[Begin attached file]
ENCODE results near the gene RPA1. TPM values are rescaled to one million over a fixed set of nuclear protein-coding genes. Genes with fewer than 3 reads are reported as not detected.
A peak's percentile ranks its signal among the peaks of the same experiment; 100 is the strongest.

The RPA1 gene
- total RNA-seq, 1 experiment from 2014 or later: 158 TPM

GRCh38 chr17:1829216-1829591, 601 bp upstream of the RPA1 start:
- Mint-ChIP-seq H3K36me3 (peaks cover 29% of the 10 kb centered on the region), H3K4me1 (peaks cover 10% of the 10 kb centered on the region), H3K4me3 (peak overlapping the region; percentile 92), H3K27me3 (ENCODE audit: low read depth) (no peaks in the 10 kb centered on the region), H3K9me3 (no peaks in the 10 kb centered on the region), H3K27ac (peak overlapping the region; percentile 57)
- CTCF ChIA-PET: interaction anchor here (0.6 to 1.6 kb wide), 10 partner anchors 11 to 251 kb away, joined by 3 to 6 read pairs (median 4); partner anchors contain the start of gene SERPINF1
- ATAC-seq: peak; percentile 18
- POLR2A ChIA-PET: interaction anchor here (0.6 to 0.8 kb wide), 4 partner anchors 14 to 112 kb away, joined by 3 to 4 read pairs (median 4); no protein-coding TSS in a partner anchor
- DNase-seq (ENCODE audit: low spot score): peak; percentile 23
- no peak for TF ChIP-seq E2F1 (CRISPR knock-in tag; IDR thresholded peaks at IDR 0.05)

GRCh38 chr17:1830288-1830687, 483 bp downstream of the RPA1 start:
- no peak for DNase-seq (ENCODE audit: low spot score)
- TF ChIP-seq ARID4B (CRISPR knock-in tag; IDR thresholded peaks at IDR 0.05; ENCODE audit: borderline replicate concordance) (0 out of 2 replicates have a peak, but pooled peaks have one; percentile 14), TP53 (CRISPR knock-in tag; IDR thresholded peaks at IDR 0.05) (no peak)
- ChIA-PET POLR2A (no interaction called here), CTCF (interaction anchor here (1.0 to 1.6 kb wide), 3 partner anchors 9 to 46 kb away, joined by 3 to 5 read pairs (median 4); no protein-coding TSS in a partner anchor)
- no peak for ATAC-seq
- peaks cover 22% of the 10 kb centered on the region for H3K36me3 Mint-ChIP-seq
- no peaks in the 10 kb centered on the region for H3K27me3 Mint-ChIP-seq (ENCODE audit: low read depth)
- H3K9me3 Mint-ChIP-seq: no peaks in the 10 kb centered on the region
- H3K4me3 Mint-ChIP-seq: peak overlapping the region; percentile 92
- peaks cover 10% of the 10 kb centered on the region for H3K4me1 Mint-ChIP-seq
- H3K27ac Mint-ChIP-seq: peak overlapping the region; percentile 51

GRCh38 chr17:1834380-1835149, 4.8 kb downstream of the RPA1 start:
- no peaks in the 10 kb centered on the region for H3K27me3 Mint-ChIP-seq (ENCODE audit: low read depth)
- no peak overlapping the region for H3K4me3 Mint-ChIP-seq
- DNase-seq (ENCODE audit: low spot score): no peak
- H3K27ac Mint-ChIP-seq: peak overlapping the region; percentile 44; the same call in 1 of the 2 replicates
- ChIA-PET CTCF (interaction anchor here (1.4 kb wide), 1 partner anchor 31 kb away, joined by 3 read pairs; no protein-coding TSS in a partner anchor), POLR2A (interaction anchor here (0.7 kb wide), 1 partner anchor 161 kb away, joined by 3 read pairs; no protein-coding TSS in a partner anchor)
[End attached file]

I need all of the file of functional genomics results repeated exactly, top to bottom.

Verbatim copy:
ENCODE results near the gene RPA1. TPM values are rescaled to one million over a fixed set of nuclear protein-coding genes. Genes with fewer than 3 reads are reported as not detected.
A peak's percentile ranks its signal among the peaks of the same experiment; 100 is the strongest.

The RPA1 gene
- total RNA-seq, 1 experiment from 2014 or later: 158 TPM

GRCh38 chr17:1829216-1829591, 601 bp upstream of the RPA1 start:
- Mint-ChIP-seq H3K36me3 (peaks cover 29% of the 10 kb centered on the region), H3K4me1 (peaks cover 10% of the 10 kb centered on the region), H3K4me3 (peak overlapping the region; percentile 92), H3K27me3 (ENCODE audit: low read depth) (no peaks in the 10 kb centered on the region), H3K9me3 (no peaks in the 10 kb centered on the region), H3K27ac (peak overlapping the region; percentile 57)
- CTCF ChIA-PET: interaction anchor here (0.6 to 1.6 kb wide), 10 partner anchors 11 to 251 kb away, joined by 3 to 6 read pairs (median 4); partner anchors contain the start of gene SERPINF1
- ATAC-seq: peak; percentile 18
- POLR2A ChIA-PET: interaction anchor here (0.6 to 0.8 kb wide), 4 partner anchors 14 to 112 kb away, joined by 3 to 4 read pairs (median 4); no protein-coding TSS in a partner anchor
- DNase-seq (ENCODE audit: low spot score): peak; percentile 23
- no peak for TF ChIP-seq E2F1 (CRISPR knock-in tag; IDR thresholded peaks at IDR 0.05)

GRCh38 chr17:1830288-1830687, 483 bp downstream of the RPA1 start:
- no peak for DNase-seq (ENCODE audit: low spot score)
- TF ChIP-seq ARID4B (CRISPR knock-in tag; IDR thresholded peaks at IDR 0.05; ENCODE audit: borderline replicate concordance) (0 out of 2 replicates have a peak, but pooled peaks have one; percentile 14), TP53 (CRISPR knock-in tag; IDR thresholded peaks at IDR 0.05) (no peak)
- ChIA-PET POLR2A (no interaction called here), CTCF (interaction anchor here (1.0 to 1.6 kb wide), 3 partner anchors 9 to 46 kb away, joined by 3 to 5 read pairs (median 4); no protein-coding TSS in a partner anchor)
- no peak for ATAC-seq
- peaks cover 22% of the 10 kb centered on the region for H3K36me3 Mint-ChIP-seq
- no peaks in the 10 kb centered on the region for H3K27me3 Mint-ChIP-seq (ENCODE audit: low read depth)
- H3K9me3 Mint-ChIP-seq: no peaks in the 10 kb centered on the region
- H3K4me3 Mint-ChIP-seq: peak overlapping the region; percentile 92
- peaks cover 10% of the 10 kb centered on the region for H3K4me1 Mint-ChIP-seq
- H3K27ac Mint-ChIP-seq: peak overlapping the region; percentile 51

GRCh38 chr17:1834380-1835149, 4.8 kb downstream of the RPA1 start:
- no peaks in the 10 kb centered on the region for H3K27me3 Mint-ChIP-seq (ENCODE audit: low read depth)
- no peak overlapping the region for H3K4me3 Mint-ChIP-seq
- DNase-seq (ENCODE audit: low spot score): no peak
- H3K27ac Mint-ChIP-seq: peak overlapping the region; percentile 44; the same call in 1 of the 2 replicates
- ChIA-PET CTCF (interaction anchor here (1.4 kb wide), 1 partner anchor 31 kb away, joined by 3 read pairs; no protein-coding TSS in a partner anchor), POLR2A (interaction anchor here (0.7 kb wide), 1 partner anchor 161 kb away, joined by 3 read pairs; no protein-coding TSS in a partner anchor)